History of Religion

Despite the area's frontier-like conditions, Oglethorpe County established numerous early churches. As Indian aggression in the latter part of the 18th century continued to threaten Oglethorpe County's residents, many church congregations chose to meet in private homes for protection.

Baptists came to the county during the early years. During the 1830s-1840s, a schism arose over missions, resulting in the creation of the Primitive Baptists and Missionary Baptists denominations. The early Baptist churches in Oglethorpe County were the Sardis, Bethany, Salem, and Cloud's Creek churches.

Scotch-Irish emigrants from North Carolina, Virginia, and Pennsylvania brought the Presbyterian faith with them to Oglethorpe County. In 1785, the Reverend John Newton and a group of Pennsylvanians established Beth-Salem Church, the earliest Presbyterian church in the county and the first Presbyterian church in north Georgia. It was located a few miles southwest of Lexington. The church building was burned in 1817 by the Indians. The remaining members rebuilt the church at the same site and named it New Beth-Salem Church. In 1822, the Reverend Thomas Goulding relocated the church to Lexington and renamed it Lexington Presbyterian Church. The Beth-Salem/Lexington Presbyterian Church is the oldest continuously organized Presbyterian congregation in the Synod of Georgia. Some of Oglethorpe County's most prominent residents are buried in the church cemetery.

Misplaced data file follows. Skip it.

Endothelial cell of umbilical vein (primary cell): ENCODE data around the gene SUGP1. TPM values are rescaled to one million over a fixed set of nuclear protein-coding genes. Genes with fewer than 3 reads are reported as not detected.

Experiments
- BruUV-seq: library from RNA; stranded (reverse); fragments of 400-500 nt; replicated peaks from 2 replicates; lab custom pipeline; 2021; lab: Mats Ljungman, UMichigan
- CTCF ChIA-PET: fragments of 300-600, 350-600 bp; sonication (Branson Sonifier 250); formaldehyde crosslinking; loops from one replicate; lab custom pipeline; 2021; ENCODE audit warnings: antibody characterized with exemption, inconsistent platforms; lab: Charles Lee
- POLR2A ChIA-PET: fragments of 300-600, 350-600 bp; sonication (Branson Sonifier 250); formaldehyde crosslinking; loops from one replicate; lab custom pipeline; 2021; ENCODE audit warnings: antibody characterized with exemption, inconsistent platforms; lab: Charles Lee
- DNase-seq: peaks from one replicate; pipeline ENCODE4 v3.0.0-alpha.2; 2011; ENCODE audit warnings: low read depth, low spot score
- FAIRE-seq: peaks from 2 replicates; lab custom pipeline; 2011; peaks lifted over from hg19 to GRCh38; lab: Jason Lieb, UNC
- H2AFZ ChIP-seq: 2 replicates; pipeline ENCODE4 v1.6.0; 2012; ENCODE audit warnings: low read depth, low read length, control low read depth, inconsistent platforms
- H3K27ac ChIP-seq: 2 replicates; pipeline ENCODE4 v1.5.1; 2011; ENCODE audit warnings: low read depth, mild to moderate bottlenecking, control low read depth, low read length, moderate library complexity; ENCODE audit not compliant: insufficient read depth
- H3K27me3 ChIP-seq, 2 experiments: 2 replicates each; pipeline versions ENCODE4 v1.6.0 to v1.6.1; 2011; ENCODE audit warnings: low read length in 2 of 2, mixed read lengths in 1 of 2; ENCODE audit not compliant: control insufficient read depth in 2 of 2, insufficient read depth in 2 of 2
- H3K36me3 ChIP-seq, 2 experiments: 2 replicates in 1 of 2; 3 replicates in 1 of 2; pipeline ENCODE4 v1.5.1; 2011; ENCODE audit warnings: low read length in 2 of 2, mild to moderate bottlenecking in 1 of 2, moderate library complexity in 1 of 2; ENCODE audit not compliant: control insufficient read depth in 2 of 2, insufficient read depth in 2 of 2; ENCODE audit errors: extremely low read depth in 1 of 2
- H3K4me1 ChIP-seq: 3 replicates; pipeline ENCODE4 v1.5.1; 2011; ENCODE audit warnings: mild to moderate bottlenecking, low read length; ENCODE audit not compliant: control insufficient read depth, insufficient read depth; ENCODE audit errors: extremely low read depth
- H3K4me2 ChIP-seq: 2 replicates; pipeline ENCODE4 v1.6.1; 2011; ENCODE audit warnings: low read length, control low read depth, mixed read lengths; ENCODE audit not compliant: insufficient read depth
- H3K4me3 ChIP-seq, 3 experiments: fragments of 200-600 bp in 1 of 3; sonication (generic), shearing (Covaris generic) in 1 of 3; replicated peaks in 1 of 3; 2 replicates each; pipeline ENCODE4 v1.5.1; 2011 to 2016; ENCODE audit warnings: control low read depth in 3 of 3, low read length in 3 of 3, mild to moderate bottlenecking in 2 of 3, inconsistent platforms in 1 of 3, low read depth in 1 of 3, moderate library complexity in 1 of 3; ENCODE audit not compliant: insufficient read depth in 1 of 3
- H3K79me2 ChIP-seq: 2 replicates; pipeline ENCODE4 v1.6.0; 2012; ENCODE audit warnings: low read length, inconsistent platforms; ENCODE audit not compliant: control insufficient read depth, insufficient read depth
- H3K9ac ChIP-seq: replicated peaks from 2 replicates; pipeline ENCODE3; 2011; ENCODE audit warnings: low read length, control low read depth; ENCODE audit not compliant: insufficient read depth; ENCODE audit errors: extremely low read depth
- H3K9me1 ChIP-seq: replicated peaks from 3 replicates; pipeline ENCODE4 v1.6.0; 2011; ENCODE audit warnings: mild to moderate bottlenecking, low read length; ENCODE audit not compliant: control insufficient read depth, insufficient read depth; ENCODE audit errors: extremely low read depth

Dr. Thomas Goulding established the first Presbyterian Theological Seminary in Georgia and the South in 1828. This institution is now located in Decatur, Georgia.

Lorenzo Dow led the state's first Methodists into Oglethorpe County. The first Methodist gathering in the state was held by the Broad River in 1809. Methodists lived in great numbers in the Broad River area. The Methodists of Oglethorpe County provided missionaries to preach to the slaves. One of the earliest Methodist churches was located near Goose Pond. It was burned during the Civil War for its nails. The oldest and best known Methodist churches in the area are the Cherokee Corner and Mount Pleasant churches.

In 1849, Reverend George White listed the county's religions groups as Baptist, Methodist, Presbyterian, Episcopalian, and Swedenborgian. As of 1989, the principal denominations in Oglethorpe County included Baptist, Methodist, Church of Christ, Christian, Church of God, Holiness, and Presbyterian.